The provisions of the VCCR apply to anyone arrested or detained in a foreign country, which means consular notification must be provided to all foreign nationals residing—legally or illegally—in the United States. The VCCR states that notification should occur “without delay.”4 Whether requested or mandatory, officers should notify the embassy or consulate within 72 hours of detention. The U.S. Department of State’s Consular Notification and Access webpage provides contact information for all foreign embassies and consulates in the United States.5
When police identify arrestees as foreign nationals, officers first should ask them whether or not they want their embassy or consulate notified of the arrest. However, if police officers detain citizens from any of the 57 countries with bilateral agreements to provide mandatory notification, officers must contact the consul and inform any detainees of the notification.
It seems simple to notify the consulate for all foreign persons arrested; however, law enforcement officers must ask citizens from nonmandatory reporting countries prior to making contact. The safety of individuals and their families at home must be considered when foreign nationals seek refuge. Authorities should not divulge a person’s status as an asylum seeker, even if the individual comes from a mandatory notification country.
Law enforcement personnel may request assistance from the U.S. Department of State if language barriers occur when asking arrestees if they want their consuls notified. Officers should document foreign nationals’ responses and maintain the information for official files. Record keeping proves essential for providing evidence in foreign government inquiries.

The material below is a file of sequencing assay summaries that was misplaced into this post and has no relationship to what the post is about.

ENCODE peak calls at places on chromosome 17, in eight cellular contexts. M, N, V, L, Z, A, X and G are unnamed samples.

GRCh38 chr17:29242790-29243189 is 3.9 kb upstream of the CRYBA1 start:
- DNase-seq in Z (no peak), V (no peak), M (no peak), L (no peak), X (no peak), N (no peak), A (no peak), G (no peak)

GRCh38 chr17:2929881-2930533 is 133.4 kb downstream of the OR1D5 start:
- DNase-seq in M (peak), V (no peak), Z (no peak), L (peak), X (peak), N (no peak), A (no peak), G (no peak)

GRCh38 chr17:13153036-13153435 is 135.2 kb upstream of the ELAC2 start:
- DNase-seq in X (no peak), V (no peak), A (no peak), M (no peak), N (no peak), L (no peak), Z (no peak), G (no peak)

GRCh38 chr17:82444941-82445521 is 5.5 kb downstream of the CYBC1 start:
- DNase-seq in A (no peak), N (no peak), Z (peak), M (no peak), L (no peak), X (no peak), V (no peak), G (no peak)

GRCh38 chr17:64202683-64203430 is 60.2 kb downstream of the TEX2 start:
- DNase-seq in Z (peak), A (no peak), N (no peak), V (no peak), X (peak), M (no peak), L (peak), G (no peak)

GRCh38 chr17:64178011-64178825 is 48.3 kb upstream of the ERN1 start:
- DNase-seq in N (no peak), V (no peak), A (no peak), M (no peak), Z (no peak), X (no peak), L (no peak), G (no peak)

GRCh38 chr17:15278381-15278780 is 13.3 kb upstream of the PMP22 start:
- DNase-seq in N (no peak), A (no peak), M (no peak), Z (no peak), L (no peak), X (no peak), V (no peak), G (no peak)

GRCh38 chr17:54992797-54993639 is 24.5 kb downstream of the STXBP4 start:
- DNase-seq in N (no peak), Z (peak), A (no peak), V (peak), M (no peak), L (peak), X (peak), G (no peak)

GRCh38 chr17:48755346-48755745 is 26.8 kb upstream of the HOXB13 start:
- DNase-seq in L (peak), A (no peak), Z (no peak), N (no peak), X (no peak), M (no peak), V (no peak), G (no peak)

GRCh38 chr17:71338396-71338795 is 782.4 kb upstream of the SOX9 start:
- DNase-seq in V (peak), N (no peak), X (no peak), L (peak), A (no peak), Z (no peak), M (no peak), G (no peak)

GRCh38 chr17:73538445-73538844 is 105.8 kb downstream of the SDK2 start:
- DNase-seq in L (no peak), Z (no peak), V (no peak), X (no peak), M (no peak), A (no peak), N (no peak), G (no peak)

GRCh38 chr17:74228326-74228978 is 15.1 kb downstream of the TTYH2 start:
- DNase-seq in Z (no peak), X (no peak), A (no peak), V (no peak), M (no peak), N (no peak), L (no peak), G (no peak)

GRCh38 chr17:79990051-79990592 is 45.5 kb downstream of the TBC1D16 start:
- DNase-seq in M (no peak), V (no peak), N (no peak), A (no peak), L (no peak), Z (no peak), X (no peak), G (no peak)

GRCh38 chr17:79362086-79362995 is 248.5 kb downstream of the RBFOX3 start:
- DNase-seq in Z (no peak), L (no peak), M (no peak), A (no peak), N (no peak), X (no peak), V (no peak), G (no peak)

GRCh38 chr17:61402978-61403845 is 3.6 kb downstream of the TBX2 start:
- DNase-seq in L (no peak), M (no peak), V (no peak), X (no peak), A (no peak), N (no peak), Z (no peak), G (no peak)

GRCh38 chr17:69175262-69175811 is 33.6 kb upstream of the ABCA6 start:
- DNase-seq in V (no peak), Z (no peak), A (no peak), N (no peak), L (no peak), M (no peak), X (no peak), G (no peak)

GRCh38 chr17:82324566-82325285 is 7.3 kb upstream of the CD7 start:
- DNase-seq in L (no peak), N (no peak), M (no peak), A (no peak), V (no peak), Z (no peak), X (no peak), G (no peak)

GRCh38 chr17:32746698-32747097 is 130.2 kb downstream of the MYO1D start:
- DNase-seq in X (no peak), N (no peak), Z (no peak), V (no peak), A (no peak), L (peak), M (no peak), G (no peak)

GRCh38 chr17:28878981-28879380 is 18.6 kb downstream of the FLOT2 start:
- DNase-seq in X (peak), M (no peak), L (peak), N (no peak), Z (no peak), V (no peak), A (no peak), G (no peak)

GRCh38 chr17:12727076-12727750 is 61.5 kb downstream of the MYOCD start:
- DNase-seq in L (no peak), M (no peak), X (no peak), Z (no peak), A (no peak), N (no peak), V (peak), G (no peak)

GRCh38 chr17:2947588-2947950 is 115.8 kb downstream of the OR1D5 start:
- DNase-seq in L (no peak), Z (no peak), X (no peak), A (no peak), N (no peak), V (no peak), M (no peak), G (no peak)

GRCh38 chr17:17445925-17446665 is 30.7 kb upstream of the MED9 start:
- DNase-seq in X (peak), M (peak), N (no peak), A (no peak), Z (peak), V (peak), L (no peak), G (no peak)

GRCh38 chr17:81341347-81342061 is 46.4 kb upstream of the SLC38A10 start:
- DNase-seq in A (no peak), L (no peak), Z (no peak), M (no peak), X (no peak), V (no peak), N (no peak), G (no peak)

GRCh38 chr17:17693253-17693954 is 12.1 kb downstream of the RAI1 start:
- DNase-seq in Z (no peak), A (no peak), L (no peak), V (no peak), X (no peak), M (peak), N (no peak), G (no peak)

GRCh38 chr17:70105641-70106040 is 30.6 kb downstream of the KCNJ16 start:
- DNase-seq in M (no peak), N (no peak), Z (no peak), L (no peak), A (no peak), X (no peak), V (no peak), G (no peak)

Officials recommend sending a fax to the embassy or consulate because of the 24-hour availability and the receipt indicating that notice was received. Notification also may be made via telephone or e-mail if necessary. When making phone contact, authorities should record the date, time, and name of the person spoken to at the embassy or consulate.
The VCCR also obligates law enforcement personnel to provide consular access. Consuls must be able to contact and freely communicate with detained citizens. Honorary consuls are dual nationals or permanent legal residents who perform some consular duties under authorization from a foreign government. A consul’s status can be verified by the embassy or consulate.
Consular officers are commissioned by foreign governments to serve as diplomats abroad. These individuals carry identification issued by the U.S. Department of State. Both consuls and consular officers should be allowed to access their citizens who are in custody.
Consuls may call, write, or visit their people, depending on the detaining country’s customs and available resources. When visiting detainees, consuls remain subject to the rules of the facility. They must abide by safety procedures, including security checks and searches.